Murder homes buyer beware

Buyer beware. The B.C. Court of Appeal has overturned a ruling against the seller of a Vancouver mansion that did not tell a prospective buyer about an unsolved targeted murder that had taken place in the property.

CTV News reports the B.C. Supreme Court ruled in March 2018 that Feng Yun Shao was the victim of "fraudulent misrepresentation" when she agreed to buy a $6.1M Shaughnessy home without being told that Raymond Huang was shot at the front gate in 2007.

The seller, Mei Zhen Wang, was told by the lower court to repay a $300,000 deposit to Shao after she backed out of the sale when she learned of the murder in 2009. Shao then counter sued, claiming she had been deceived during the original transaction.

In the original trial the seller testified her son-in-law’s murder did not motivate the sale, but said they moved because a grandchild was changing private schools. Court documents, however, indicate the grand daughter had been asked to leave for the safety of the other students.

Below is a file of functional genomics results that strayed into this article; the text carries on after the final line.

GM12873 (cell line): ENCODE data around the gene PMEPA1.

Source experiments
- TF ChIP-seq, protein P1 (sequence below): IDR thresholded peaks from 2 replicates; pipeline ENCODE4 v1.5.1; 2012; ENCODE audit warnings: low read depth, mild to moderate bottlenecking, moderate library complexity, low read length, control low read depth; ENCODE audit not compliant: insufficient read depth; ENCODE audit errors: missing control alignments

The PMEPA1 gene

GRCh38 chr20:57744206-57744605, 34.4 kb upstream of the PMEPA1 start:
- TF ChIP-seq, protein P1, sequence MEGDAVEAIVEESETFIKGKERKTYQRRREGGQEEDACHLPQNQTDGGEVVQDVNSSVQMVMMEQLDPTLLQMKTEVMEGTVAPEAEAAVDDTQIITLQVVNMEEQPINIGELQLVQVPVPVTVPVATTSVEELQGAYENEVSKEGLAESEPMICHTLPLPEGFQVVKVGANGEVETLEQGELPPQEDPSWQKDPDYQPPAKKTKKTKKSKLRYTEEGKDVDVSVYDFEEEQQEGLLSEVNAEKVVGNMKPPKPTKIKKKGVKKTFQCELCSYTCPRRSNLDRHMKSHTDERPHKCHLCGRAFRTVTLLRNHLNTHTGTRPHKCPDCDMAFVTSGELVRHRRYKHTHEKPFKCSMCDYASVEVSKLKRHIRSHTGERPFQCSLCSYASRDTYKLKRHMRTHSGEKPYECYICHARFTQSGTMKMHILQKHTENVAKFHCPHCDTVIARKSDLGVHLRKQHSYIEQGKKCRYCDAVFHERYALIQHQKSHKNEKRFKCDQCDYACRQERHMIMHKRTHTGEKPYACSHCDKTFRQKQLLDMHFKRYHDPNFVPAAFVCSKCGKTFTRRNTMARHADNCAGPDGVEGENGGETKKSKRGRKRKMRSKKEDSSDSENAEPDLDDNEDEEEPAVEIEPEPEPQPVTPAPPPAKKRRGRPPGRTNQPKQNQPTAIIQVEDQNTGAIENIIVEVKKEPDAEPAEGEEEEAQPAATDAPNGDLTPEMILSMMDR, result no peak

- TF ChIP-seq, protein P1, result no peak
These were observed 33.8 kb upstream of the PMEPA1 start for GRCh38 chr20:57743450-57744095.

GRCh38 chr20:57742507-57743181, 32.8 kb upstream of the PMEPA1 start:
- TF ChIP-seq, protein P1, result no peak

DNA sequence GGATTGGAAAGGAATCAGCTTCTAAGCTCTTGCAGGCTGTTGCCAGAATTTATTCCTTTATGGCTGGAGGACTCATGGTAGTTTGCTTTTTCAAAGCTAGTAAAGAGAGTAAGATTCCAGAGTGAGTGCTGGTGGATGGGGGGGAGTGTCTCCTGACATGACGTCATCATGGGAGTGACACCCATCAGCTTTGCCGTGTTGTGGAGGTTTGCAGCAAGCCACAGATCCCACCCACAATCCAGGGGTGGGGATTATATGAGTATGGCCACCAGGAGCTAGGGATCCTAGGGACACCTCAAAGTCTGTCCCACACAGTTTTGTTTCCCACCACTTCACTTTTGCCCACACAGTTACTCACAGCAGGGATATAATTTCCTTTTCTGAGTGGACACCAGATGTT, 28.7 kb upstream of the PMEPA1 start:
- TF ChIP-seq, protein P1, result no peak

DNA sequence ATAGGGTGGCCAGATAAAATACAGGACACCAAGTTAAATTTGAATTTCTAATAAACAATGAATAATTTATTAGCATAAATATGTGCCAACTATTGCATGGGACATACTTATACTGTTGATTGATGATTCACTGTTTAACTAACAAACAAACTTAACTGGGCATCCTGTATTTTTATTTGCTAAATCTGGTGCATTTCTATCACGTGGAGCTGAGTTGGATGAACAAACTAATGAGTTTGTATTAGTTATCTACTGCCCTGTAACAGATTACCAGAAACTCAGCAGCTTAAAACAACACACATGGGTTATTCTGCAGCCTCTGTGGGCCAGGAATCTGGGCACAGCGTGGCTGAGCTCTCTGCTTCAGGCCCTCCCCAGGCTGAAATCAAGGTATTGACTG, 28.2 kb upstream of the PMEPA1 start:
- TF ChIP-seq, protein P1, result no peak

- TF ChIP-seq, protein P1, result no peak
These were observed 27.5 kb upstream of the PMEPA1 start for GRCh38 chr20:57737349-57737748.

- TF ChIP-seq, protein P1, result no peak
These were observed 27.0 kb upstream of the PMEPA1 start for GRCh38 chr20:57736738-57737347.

The seller nor her realtors ever mentioned the shooting to Shao and the judge in the original trial ruled in her favour.

But Appeals Court Justices Mary Newbury, Daphne Smith and Peter Willcock did not agree, and found “there was no misrepresentation by omission."

The appeals ruling puts the onus on the buyer to ask specific questions about a property, rather than a seller voluntarily disclosing sensitive info.

"There was no evidence (the seller) knew or should have expected that Ms. Shao would have a particular sensitivity to an event that had occurred two years earlier and that did not affect the quality of the house or its usefulness," Newbury wrote.

with files from CTV Vancouver 

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